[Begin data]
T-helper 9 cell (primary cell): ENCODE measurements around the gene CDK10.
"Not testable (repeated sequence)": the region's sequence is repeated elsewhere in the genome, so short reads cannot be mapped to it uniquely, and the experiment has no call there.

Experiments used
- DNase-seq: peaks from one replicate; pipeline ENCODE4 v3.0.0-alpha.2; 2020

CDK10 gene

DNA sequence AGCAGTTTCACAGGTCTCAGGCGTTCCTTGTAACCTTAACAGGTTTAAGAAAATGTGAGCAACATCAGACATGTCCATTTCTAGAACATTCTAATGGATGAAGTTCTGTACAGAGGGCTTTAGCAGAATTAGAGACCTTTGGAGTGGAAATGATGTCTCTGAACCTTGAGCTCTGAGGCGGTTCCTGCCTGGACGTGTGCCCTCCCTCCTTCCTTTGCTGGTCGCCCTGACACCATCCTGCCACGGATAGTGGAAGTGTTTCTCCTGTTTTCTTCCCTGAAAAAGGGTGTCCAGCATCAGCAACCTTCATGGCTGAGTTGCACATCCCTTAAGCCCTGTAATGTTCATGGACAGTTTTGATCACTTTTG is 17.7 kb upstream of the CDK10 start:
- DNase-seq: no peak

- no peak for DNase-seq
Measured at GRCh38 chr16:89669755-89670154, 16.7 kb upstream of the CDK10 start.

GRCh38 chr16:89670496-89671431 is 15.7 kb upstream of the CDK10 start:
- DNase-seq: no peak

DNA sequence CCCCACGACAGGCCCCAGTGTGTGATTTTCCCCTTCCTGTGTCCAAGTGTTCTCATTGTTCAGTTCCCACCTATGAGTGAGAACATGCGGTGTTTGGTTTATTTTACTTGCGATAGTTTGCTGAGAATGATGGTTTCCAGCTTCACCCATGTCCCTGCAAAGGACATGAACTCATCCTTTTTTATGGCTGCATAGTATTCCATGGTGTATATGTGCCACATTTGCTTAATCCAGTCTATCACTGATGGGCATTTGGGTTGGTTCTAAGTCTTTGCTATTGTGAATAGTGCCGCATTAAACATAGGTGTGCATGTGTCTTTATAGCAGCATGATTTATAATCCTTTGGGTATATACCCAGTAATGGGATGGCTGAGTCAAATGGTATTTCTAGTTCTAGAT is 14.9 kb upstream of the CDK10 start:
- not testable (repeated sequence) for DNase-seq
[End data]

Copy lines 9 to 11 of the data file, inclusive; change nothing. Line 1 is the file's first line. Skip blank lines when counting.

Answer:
Measured at GRCh38 chr16:89669755-89670154, 16.7 kb upstream of the CDK10 start.

GRCh38 chr16:89670496-89671431 is 15.7 kb upstream of the CDK10 start:
- DNase-seq: no peak